Sugar contains about 4 calories per gram. A can of cola contains 39 grams of sugar, which is about 150 calories from sugar alone! According to the 2015–2020 Dietary Guidelines for Americans, people should get less than 10 percent of their daily calories from added sugars. In a 2,000-calorie diet, for example, a person should consume no more than 200 calories from added sugars, which is no more than 50 grams (about 12 teaspoons) of added sugars per day. Children have different daily calorie needs based upon their age, sex, and activity level.
the added sugars in cola can pack on extra weight.
Many junk foods, such as fried fast food, milkshakes, and baked goods, are high in saturated fat, commonly found in animal products, such as meats and butter, as well as palm and kernel oils. Although fat is an essential nutrient and important energy source for the body, most of the fat we consume should come from unsaturated fat sources, such as nuts, seeds, seafood, avocados, and olives or oils from plants, such as corn, olive, peanut, safflower, soybean, sunflower, and canola oils. Too much saturated fat can raise levels of LDL cholesterol, sometimes called “bad” cholesterol, which can form deposits on artery walls and negatively affect cardiovascular health.
Fat is also high in calories and contains 9 calories per gram. According to the Dietary Guidelines for Americans, less than 10% of our daily calories should come from saturated fat. One fast food meal with a small cheeseburger, medium order of French fries, and a small chocolate shake can easily contain more than three-fourths of a person’s saturated fat for the day in a 2,000-calorie diet.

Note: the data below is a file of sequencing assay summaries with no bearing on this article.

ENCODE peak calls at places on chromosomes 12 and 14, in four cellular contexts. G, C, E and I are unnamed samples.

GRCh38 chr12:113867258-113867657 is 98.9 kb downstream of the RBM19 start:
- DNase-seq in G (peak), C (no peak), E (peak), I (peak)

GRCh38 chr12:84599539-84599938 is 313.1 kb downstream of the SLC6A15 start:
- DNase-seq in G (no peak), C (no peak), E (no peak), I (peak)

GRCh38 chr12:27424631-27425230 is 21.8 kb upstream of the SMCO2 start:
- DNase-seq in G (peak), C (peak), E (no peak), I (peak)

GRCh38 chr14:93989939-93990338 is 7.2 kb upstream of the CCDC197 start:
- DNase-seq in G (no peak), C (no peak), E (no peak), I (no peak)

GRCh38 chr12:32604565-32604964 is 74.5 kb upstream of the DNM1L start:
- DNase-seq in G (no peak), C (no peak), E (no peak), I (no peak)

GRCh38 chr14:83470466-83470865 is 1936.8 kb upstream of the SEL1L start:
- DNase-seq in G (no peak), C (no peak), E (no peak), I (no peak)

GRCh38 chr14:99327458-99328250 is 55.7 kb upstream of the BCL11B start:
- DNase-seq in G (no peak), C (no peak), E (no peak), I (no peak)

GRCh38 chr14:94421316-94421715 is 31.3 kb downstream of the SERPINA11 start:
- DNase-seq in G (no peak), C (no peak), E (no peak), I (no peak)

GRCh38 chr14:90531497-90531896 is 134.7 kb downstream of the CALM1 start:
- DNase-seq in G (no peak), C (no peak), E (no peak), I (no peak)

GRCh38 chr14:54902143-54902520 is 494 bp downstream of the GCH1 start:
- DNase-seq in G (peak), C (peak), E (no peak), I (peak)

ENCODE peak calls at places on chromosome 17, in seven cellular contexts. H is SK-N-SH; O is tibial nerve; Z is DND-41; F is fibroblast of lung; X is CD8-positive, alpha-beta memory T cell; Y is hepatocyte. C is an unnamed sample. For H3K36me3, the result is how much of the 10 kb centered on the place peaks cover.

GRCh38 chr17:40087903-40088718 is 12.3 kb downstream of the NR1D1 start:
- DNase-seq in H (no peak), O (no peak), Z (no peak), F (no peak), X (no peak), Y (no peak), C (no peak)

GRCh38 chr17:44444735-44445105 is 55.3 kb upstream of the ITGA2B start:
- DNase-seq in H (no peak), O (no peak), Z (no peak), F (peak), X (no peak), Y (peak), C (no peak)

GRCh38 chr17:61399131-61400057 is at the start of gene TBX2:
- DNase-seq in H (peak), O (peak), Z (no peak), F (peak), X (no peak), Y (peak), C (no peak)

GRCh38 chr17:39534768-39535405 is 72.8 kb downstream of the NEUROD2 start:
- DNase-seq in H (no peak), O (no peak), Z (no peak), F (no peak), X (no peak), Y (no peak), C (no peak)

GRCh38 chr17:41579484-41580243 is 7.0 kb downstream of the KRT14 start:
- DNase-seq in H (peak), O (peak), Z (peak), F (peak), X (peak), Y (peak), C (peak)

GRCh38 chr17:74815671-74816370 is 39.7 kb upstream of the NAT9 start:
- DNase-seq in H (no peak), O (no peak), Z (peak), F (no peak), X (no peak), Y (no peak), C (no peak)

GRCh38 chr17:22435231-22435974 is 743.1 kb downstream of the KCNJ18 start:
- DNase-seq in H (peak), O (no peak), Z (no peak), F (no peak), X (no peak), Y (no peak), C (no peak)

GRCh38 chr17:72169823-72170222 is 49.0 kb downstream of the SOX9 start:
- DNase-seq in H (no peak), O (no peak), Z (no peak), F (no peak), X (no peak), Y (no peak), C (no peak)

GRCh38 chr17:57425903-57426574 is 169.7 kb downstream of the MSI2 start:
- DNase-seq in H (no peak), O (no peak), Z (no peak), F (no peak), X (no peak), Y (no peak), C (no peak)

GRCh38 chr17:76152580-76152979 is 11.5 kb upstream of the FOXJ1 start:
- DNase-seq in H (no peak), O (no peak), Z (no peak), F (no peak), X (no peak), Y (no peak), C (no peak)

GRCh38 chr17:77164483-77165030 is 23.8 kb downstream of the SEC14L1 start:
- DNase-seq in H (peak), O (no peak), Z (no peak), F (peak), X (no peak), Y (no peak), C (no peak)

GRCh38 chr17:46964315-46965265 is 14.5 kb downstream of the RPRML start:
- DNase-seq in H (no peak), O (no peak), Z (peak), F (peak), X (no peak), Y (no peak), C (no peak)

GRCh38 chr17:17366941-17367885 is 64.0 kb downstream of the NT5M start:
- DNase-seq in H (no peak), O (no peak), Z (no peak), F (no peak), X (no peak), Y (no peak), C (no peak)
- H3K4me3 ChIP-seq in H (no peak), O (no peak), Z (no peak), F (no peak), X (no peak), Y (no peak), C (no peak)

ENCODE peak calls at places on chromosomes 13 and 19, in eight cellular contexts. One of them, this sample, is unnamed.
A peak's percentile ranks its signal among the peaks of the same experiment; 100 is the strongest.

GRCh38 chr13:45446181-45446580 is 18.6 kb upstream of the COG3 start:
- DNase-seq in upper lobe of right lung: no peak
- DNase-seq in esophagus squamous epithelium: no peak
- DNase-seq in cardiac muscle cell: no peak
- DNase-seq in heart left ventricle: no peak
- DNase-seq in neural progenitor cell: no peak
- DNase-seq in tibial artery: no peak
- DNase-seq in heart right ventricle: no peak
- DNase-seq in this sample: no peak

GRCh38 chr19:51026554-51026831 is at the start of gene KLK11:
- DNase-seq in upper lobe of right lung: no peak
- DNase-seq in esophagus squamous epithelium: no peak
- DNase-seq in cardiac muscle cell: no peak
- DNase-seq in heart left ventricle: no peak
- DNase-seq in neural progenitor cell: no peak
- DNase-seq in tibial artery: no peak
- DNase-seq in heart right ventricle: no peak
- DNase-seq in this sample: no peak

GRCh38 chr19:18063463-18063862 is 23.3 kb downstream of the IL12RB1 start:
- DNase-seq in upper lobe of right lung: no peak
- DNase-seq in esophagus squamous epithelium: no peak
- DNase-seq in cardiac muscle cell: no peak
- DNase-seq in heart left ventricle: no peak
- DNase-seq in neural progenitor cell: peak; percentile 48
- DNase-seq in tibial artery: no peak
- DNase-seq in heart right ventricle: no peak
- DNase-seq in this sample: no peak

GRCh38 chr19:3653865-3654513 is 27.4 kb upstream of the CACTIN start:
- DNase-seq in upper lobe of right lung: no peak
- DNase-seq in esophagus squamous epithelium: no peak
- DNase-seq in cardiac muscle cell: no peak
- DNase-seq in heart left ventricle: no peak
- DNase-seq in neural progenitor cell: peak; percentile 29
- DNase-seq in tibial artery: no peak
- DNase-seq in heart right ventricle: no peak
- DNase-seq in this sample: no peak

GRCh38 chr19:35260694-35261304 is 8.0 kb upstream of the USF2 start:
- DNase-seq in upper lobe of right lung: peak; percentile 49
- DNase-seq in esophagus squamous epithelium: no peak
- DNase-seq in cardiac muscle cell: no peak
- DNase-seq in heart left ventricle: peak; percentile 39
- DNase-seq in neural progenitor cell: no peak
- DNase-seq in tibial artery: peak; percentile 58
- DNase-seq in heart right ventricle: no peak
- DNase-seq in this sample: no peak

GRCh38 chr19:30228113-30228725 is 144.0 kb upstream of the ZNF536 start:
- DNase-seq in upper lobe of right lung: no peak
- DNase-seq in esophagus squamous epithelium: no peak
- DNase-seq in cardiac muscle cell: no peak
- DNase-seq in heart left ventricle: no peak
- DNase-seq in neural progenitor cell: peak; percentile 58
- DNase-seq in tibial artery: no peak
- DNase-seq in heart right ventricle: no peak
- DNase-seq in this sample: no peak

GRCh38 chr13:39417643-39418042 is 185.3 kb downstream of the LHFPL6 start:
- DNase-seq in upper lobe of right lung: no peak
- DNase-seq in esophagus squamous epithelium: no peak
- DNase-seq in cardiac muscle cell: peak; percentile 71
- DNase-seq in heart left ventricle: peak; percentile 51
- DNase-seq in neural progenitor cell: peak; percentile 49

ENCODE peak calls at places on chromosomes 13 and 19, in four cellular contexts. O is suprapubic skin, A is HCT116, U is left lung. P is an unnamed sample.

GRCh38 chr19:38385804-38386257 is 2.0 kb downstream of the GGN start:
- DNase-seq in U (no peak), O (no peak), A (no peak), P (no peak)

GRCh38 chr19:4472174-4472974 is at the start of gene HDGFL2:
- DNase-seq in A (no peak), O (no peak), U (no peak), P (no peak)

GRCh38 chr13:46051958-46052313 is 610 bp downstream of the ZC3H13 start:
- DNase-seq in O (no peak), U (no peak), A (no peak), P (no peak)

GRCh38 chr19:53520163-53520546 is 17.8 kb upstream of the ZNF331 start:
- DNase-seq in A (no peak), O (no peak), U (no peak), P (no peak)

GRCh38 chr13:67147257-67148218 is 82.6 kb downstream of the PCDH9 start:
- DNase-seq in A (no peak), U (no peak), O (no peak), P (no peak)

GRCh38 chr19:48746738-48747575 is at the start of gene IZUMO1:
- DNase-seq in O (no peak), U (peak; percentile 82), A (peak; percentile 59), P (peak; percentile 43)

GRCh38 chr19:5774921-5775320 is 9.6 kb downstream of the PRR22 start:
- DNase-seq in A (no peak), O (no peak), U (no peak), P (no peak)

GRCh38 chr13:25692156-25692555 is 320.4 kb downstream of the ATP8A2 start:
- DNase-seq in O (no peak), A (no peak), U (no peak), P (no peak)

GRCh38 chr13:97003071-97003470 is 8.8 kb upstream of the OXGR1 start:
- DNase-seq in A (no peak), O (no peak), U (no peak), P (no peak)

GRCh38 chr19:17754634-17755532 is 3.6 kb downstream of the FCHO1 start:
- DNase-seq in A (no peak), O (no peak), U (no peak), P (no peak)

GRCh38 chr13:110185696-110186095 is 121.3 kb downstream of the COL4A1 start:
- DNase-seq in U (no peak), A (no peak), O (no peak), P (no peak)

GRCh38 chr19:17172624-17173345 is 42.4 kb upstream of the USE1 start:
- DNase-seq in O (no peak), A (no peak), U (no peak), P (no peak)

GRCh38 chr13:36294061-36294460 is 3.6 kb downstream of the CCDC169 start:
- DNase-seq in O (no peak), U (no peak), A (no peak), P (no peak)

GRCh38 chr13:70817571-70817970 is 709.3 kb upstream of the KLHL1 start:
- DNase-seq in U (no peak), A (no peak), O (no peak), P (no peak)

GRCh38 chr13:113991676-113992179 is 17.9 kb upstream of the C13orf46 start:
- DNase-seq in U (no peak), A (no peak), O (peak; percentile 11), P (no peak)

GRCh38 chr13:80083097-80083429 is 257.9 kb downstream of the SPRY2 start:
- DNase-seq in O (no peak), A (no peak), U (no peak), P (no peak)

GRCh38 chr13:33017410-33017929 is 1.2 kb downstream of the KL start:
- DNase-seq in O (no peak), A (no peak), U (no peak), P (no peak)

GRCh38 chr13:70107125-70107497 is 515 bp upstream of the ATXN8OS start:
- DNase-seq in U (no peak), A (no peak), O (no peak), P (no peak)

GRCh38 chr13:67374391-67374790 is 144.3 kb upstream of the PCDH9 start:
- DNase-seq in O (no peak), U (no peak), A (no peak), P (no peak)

Because dietary fat is important for a child’s normal growth and development, young children need more dietary fat than older children and adults. Talk to your child’s healthcare professional about the appropriate amount of dietary fat your child should consume. In general, babies under the age of 1 should not have a fat-restricted diet. Children between the ages of 1 and 3 should get between 30% and 40% of their daily calories from fat. Children ages 4 and older should get between 25% and 35% of their total calories from fat. But most fats should come from unsaturated sources, unlike fast foods and many other junk foods, which tend to contain unhealthy saturated fats and trans fats.
to reveal the high-fat and calorie content of many fast foods.
Many junk foods such as fast foods are also high in sodium. According to the Dietary Guidelines for Americans, people ages 14 and older should consume less than 2,300 milligrams per day of sodium. Young children should consume less sodium. The average sodium intake is about 3,440 milligrams per day, far more than the recommended limit. Evidence suggests a link between increased sodium intake and increased blood pressure in adults. In addition, the more calories people consume, the more sodium they tend to consume, too.
Health Edco Nutrition Teaching Tools
Health Edco has a variety of innovative nutrition education resources that are the ideal teaching tools to help young people make healthier food choices and understand the connection between a diet high in junk food and potential excess weight gain. Here are just a few examples:
- SpinSmart™ Nutrition Wheel